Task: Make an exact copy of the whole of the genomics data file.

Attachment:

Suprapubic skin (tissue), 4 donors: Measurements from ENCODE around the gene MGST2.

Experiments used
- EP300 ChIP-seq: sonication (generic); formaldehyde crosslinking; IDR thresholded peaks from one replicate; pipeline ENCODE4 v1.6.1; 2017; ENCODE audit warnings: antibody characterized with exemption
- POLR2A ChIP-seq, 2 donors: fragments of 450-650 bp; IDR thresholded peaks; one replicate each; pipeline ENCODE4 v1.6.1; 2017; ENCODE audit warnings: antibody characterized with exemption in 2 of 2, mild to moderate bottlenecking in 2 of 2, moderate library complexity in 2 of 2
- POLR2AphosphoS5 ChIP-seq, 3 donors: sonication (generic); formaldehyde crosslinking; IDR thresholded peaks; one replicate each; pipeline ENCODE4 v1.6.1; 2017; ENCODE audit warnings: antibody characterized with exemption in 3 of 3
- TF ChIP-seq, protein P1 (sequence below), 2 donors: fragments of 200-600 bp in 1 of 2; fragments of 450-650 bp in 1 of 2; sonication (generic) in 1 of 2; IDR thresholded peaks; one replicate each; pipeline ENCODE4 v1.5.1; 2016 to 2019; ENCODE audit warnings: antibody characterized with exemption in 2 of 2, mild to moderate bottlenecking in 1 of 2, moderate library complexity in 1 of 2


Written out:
Suprapubic skin (tissue), 4 donors: Measurements from ENCODE around the gene MGST2.

Experiments used
- EP300 ChIP-seq: sonication (generic); formaldehyde crosslinking; IDR thresholded peaks from one replicate; pipeline ENCODE4 v1.6.1; 2017; ENCODE audit warnings: antibody characterized with exemption
- POLR2A ChIP-seq, 2 donors: fragments of 450-650 bp; IDR thresholded peaks; one replicate each; pipeline ENCODE4 v1.6.1; 2017; ENCODE audit warnings: antibody characterized with exemption in 2 of 2, mild to moderate bottlenecking in 2 of 2, moderate library complexity in 2 of 2
- POLR2AphosphoS5 ChIP-seq, 3 donors: sonication (generic); formaldehyde crosslinking; IDR thresholded peaks; one replicate each; pipeline ENCODE4 v1.6.1; 2017; ENCODE audit warnings: antibody characterized with exemption in 3 of 3
- TF ChIP-seq, protein P1 (sequence below), 2 donors: fragments of 200-600 bp in 1 of 2; fragments of 450-650 bp in 1 of 2; sonication (generic) in 1 of 2; IDR thresholded peaks; one replicate each; pipeline ENCODE4 v1.5.1; 2016 to 2019; ENCODE audit warnings: antibody characterized with exemption in 2 of 2, mild to moderate bottlenecking in 1 of 2, moderate library complexity in 1 of 2